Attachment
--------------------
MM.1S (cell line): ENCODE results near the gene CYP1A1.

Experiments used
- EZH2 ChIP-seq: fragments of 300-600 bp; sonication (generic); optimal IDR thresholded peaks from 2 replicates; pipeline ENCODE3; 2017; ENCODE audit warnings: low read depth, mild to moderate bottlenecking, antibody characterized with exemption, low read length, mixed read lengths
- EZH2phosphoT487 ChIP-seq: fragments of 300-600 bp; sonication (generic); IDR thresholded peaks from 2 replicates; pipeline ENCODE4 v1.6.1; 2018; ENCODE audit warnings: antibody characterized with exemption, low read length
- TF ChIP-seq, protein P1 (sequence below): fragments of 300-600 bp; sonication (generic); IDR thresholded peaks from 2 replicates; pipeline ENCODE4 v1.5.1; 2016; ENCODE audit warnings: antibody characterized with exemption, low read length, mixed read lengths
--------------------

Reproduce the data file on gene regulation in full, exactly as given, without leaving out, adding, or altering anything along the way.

MM.1S (cell line): ENCODE results near the gene CYP1A1.

Experiments used
- EZH2 ChIP-seq: fragments of 300-600 bp; sonication (generic); optimal IDR thresholded peaks from 2 replicates; pipeline ENCODE3; 2017; ENCODE audit warnings: low read depth, mild to moderate bottlenecking, antibody characterized with exemption, low read length, mixed read lengths
- EZH2phosphoT487 ChIP-seq: fragments of 300-600 bp; sonication (generic); IDR thresholded peaks from 2 replicates; pipeline ENCODE4 v1.6.1; 2018; ENCODE audit warnings: antibody characterized with exemption, low read length
- TF ChIP-seq, protein P1 (sequence below): fragments of 300-600 bp; sonication (generic); IDR thresholded peaks from 2 replicates; pipeline ENCODE4 v1.5.1; 2016; ENCODE audit warnings: antibody characterized with exemption, low read length, mixed read lengths